If you haven’t yet reached full retirement age, $1 in benefits will be withheld for every $2 you earn over the annual earnings limit ($15,480 in 2014). A special rule applies in your first year of Social Security retirement– you’ll get your full benefit for any month you earn under one-twelfth of the annual earnings limit, in spite of just how much you earn during the entire year. A higher earnings limit applies in the year you reach full retirement age. If you earn more than this higher limit ($41,400 in 2014), $1 in benefits will be withheld for each $3 you earn over that amount, until the month you reach full retirement age– then you’ll get your full benefit no matter how much you earn. (If your current benefit is reduced as a result of excess earnings, you may be entitled to an upward adjustment in your benefit once you reach full retirement age).

Not all income reduces your Social Security benefit. In general, Social Security only takes into account wages you’ve earned as an employee, net earnings from self-employment and other types of work-related income, including bonuses, commissions, and fees. Pensions, annuities, IRA distributions, and investment income won’t reduce your benefit.

Keep in mind that working may enable you to put off receiving your Social Security benefit until a later date. In general, the later you begin receiving benefit payments, the greater your benefit will be. Whether delaying the start of Social Security benefits is the right decision for you, however, is dependent on your personal circumstances.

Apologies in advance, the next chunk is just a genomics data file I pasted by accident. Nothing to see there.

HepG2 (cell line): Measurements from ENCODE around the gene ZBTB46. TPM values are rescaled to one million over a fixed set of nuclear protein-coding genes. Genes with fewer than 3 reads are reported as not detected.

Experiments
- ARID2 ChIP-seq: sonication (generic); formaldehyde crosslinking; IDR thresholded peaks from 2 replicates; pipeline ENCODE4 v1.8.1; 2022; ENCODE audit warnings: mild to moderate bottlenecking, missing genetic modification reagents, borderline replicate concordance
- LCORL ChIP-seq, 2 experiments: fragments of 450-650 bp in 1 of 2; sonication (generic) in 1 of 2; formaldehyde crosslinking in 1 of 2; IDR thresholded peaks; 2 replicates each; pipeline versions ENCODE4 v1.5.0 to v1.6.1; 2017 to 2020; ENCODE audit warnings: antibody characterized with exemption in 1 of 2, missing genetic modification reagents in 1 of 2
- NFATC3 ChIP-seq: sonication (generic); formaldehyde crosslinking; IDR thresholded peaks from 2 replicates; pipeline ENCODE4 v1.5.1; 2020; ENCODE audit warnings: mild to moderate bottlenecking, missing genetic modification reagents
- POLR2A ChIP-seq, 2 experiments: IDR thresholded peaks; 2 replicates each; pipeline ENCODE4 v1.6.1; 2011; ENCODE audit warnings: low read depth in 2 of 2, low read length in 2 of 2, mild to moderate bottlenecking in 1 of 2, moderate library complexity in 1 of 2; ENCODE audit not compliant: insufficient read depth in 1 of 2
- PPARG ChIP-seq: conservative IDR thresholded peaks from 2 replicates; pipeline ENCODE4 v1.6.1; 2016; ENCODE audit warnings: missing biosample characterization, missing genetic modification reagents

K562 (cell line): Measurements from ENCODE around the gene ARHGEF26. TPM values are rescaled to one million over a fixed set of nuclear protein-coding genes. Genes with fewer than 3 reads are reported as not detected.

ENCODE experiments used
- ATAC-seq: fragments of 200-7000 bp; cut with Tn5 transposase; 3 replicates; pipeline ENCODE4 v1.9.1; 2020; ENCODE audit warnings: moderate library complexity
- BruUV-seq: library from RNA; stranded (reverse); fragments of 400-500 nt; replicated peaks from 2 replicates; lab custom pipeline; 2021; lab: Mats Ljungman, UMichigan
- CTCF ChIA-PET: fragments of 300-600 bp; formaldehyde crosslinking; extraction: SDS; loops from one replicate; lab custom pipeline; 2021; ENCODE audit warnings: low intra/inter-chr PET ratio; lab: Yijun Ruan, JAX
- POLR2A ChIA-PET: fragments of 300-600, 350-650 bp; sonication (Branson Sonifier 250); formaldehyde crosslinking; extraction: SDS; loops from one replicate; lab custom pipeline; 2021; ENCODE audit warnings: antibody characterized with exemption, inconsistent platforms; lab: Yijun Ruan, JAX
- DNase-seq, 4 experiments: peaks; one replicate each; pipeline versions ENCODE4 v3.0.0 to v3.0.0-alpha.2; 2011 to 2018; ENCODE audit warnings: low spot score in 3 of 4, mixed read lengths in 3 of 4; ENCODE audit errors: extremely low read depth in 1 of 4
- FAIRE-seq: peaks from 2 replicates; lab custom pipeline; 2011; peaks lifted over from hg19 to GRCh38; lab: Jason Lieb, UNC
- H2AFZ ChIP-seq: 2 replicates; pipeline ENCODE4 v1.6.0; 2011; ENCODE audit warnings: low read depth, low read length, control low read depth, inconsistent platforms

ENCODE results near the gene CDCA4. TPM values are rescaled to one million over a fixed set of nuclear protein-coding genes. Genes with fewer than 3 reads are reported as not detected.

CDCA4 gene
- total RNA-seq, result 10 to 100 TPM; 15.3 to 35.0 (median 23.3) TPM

One last important point to consider: generally, your Social Security benefit won’t be subject to federal income tax if that’s the only income you receive during the year. If you work during retirement (or receive any other taxable income or tax-exempt interest), a portion of your benefit may become taxable. IRS Publication 915 has a worksheet that can serve to help you determine whether any part of your Social Security benefit is subject to federal income tax.

Working can affect your pension

If you work for someone aside from your original employer, your pension benefit won’t be impacted whatsoever– you can work, receive a salary from your new employer, and also receive your pension benefit from your original employer. If you continue to work past your normal retirement date for the same employer, or if you retire and then return to work for that employer, you need to understand how your pension will be impacted.

Some plans will allow you to start receiving your pension benefit once you reach the plan’s normal retirement age, even if you continue to work. Other plans will suspend your pension benefit if you work beyond your normal retirement date, but will actuarially grow your payment when benefits resume to account for the period of time benefits were suspended. Still other plans will suspend your benefit for any month you work greater than 40 hours, and will not offer any actuarial increase– essentially, you’ll forfeit your benefit for any month you work more than 40 hours.

Some plans provide yet another option–“phased retirement.” These programs allow you to continue to work on a part-time basis while accessing all or portion of your pension benefit. Federal law encourages these phased retirement programs by allowing pension plans to start paying benefits once you reach age 62, even if you’re still working and haven’t yet reached the plan’s normal retirement age.